Perhaps the sky isn't falling after all when it comes to television advertising. Robust TV ad sales in October, as the new television season kicked off, drove the U.S. ad market to its best month this year, according to new data from Standard Media Index (SMI).
In the findings from SMI, which tracks 80 percent of national ad spending from global agencies, broadcast ad revenue was up 12 percent over last October, while cable revenues jumped 9 percent, thanks to upfront price increases, a healthy scatter market (ad time bought during the season as opposed to upfronts) and the football season. It was broadcast TV's best month since January 2014, according to SMI. (Spot TV was up 5 percent, and local/MSO cable was up 18 percent, while syndication ad spending dropped 8 percent.)
Ad sales were up 15 percent overall for all media, with declines in radio and magazines offset by big digital gains.
"The performance of national television is very exciting given the doldrums we were in over the summer. Media owners are justifiably looking forward to a bumper holiday season," said SMI chief commercial officer James Fennessy in a statement. "While recent C3 ratings continue to be soft, the networks seem to be doing a great job of demonstrating to brands that their C7 performance and well-engaged and targeted audiences more than make up for any shortfalls."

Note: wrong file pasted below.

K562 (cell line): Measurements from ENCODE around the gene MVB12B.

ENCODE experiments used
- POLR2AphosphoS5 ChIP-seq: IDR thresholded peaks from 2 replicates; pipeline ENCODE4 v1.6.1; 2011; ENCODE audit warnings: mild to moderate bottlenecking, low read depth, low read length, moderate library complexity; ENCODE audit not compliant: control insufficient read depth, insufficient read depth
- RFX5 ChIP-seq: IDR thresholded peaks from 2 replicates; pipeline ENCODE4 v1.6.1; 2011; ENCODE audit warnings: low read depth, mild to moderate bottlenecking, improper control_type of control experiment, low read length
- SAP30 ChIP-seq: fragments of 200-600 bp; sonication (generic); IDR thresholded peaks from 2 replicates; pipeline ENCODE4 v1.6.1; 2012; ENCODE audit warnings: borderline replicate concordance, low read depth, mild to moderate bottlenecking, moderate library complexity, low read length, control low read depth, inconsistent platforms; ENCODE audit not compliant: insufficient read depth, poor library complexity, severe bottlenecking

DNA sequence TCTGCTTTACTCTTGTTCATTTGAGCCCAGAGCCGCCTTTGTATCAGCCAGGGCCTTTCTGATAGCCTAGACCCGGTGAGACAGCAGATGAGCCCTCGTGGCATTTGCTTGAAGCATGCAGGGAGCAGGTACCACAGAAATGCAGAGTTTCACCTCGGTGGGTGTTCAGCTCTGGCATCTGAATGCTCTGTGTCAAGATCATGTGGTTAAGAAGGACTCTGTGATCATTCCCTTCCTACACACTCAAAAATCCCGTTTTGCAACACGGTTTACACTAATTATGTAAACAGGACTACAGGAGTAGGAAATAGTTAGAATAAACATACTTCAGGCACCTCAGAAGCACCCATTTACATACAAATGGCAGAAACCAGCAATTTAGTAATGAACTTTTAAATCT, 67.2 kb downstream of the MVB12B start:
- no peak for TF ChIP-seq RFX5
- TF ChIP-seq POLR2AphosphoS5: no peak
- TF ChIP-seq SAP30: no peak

SMI found that TV bookings overall were up 10 percent in October but down 3 percent for the calendar year to date.
Upfront ad spending was up 11 percent compared with October 2014 (10 percent for broadcast and 12 percent for cable). Scatter was up an impressive 19 percent for broadcast but down 1 percent for cable.
Fall TV programming led to double-digit ad sales growth for CBS, ABC and NBC, while Fox was also up compared with last October. As for the cable networks, ESPN, MTV, HGTV and ABC Family enjoyed double-digit increases as well.
There were also spikes in spending for digital media (34 percent), out of home (19 percent) and newspaper (6 percent).
On the digital side, there were big increases in content sites like Yahoo (22 percent), programmatic media (35 percent), social media websites (129 percent), video sites (70 percent) and Internet radio (47 percent). Digital TV network spending was up 21 percent.
The news was not as good for more traditional media: Magazine ad spending dropped 1 percent with radio plummeting 11 percent.